Outside of those, there are a few other important things to bear in mind. You must have spending patterns that indicate you typically spend less than you earn and a bank account balance that is increasing (Earnest will link to your account for verifying these things). There needs to be at least a small rainy day fund able to cover expenses for a minimum of two months (including housing). You must not be getting regularly charged overdraft, insufficient fund, or late fees and have a history of making payments on-time.
So now you’re thinking, “Great! Looks like I qualify (or it’s time to look at a different bank). What’s next?”
Let’s look at how Earnest student loan refinancing is different from others in their industry.
A standout benefit of Earnest student loan refinancing is their Precision Pricing offered once a person is approved. The way it works is fairly straightforward. Once a current student or grad determines how much is affordable to pay each month, they receive a rate and term matched to that amount. This can allow people to save money from the shorter term and lower rate, sometimes falling in an “in-between term” not available elsewhere. For example, that could end up being a term of 10.5 years vs. 10 or 15 at a standard bank, depending on how much they can pay monthly.
If you must enter forbearance with an Earnest loan because you were let go from your job, your current income was involuntarily decreased, or sudden extra living expenses spring up, requests for forbearance need to be received by Earnest at least five business days prior to the date the forbearance will begin. During the forbearance period, interest on the loan will continue to accrue. While this does not affect your credit score, Earnest does report it to credit agencies. Up to 12 months of forbearance is permitted in total, but it can only be used in 3 month increments.
If you plan to enter the peace corps, pursue a graduate degree, or are in the military, loans can be deferred up to 36 months. Interest will continue to accrue during a deferment period.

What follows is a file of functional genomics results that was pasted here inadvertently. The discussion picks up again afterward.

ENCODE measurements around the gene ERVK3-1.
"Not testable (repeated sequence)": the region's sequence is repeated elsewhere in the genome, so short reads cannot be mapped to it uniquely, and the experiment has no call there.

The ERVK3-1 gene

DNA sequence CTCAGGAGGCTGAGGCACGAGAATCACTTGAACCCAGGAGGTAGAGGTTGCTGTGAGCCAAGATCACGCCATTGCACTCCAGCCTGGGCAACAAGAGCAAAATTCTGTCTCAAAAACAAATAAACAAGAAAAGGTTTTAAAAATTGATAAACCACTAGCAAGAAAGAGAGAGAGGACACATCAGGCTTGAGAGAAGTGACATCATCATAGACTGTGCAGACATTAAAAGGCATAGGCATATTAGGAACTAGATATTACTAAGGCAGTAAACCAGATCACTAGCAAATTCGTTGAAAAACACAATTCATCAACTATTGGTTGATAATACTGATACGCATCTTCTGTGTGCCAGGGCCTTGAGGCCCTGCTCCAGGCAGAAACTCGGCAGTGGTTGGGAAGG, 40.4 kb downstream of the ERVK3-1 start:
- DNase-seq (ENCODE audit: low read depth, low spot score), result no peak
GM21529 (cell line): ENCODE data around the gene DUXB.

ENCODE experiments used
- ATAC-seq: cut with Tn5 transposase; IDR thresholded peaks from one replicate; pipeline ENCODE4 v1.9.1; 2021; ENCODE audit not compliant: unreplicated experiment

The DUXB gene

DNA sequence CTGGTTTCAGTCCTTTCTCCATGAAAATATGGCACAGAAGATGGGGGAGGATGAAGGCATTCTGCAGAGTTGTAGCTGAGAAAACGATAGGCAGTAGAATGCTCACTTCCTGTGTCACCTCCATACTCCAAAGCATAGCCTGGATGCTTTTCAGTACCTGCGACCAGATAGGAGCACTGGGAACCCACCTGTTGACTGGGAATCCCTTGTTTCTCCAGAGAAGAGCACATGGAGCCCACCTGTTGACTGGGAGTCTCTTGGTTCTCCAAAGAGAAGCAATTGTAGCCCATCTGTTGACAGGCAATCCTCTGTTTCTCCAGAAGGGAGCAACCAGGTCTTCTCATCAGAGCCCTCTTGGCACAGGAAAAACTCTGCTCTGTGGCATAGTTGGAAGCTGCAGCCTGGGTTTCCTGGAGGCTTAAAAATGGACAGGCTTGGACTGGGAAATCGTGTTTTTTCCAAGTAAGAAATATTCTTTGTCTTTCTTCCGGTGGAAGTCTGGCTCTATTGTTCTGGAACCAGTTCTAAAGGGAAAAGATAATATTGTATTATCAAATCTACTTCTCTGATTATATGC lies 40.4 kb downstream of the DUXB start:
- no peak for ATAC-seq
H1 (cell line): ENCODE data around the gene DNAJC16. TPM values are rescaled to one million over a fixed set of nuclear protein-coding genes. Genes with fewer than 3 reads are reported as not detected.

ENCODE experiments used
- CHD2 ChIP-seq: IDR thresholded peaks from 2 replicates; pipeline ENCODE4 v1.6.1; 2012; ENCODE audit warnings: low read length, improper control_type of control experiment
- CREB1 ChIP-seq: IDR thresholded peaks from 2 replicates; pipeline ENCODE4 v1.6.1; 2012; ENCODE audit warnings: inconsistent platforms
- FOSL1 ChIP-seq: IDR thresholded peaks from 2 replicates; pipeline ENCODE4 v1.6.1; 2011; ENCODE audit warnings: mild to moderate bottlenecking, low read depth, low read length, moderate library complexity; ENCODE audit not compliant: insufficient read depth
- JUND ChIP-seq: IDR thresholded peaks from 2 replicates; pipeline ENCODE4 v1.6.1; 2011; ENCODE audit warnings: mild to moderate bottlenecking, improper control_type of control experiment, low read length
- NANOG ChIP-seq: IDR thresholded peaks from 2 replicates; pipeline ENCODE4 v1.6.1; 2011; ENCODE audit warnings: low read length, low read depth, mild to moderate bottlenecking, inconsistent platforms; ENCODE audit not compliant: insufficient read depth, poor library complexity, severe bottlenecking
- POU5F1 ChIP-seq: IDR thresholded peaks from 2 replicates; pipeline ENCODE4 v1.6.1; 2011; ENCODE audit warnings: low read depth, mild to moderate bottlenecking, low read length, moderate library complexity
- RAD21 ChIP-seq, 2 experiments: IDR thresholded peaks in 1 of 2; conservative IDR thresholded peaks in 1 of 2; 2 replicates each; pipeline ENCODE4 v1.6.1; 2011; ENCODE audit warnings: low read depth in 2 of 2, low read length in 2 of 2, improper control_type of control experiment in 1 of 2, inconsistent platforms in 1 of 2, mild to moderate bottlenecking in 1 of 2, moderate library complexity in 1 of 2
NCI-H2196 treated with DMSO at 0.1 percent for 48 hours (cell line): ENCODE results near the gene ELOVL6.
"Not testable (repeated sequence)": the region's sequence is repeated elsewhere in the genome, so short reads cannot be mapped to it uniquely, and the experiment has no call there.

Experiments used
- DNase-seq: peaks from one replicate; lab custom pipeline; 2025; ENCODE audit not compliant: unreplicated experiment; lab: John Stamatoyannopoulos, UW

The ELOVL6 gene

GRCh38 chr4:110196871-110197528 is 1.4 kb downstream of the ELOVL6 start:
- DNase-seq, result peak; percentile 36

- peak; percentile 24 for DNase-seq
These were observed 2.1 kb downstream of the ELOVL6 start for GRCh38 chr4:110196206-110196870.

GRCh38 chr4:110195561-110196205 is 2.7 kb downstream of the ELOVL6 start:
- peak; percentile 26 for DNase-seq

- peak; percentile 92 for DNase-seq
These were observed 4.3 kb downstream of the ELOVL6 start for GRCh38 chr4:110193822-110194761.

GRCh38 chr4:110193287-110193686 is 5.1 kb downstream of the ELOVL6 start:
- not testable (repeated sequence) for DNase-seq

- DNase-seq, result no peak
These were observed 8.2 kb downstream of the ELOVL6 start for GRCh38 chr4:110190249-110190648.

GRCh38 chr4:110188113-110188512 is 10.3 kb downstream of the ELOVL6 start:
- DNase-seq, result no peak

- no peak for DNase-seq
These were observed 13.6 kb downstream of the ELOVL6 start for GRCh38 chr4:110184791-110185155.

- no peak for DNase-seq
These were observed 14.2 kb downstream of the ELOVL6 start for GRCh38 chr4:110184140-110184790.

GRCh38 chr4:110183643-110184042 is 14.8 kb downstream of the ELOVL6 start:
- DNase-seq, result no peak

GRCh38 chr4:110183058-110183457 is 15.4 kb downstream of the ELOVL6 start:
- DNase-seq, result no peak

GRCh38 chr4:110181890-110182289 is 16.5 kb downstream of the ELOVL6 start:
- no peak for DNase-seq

If you have a cosigner on your loan, it will not be possible to get refinancing through Earnest. Currently, as of this writing, it is not possible to make bi-weekly payments via autopay. Certain online features like seeing payment history, payment due dates, and amounts are also unavailable, but, can be handled over phone or email.
Refinancing with any private bank will leave you without certain federal programs like income-based repayment, among others.
In order to provide rate estimates, they perform a soft credit pull. This will not reduce your credit report in any way and will only be available for you to see in your report. Earnest’s current Better Business Bureau rating is an A+. They use the 1-month Libor rate for calculating variable rates.
On TrustPilot, 94% of Earnest’s reviews from actual customers are between “Great” and “Excellent,” the two highest ratings.
On Glassdoor, past and current employees rate the company at 3.4/5 stars, with 100% approval of CEO Susan Ehrlich.
Sound like Earnest’s a good fit for you?
Information from This College Life on financial services products should be used for educational purposes only. Consult a licensed financial professional before making any major decisions.